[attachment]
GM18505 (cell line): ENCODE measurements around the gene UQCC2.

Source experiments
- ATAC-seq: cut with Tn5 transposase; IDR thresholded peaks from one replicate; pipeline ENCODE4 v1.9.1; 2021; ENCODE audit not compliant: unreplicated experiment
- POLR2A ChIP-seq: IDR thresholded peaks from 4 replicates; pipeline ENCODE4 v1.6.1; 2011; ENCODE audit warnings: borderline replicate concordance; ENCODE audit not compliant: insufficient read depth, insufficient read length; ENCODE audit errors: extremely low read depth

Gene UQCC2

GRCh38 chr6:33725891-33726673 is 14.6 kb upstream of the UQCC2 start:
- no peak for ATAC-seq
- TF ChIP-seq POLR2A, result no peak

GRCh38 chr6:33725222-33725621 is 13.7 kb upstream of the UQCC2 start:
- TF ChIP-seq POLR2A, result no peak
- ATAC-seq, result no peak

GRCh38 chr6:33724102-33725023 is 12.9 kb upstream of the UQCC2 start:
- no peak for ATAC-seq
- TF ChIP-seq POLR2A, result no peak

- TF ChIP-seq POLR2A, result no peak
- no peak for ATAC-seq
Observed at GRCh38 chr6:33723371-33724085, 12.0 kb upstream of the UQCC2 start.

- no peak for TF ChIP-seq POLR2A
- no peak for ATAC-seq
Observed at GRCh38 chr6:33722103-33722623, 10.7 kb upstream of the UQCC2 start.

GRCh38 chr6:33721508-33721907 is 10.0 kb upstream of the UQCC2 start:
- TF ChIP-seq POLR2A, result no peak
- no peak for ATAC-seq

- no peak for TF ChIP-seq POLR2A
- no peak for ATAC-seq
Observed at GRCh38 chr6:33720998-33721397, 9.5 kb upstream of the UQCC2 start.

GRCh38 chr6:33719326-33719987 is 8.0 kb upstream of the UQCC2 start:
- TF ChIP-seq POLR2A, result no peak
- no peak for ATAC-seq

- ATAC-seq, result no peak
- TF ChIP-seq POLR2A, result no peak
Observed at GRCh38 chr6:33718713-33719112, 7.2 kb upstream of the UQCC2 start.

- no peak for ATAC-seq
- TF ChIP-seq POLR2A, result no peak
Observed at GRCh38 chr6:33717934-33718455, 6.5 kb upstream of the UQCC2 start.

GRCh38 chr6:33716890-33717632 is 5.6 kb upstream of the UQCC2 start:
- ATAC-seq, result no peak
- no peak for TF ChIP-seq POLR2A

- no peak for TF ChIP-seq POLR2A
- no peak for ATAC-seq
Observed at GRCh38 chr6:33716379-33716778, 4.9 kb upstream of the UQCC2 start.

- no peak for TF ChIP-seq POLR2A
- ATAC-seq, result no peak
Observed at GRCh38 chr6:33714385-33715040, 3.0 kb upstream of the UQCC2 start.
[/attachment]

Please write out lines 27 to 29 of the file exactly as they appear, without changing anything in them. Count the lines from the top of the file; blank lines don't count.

GRCh38 chr6:33719326-33719987 is 8.0 kb upstream of the UQCC2 start:
- TF ChIP-seq POLR2A, result no peak
- no peak for ATAC-seq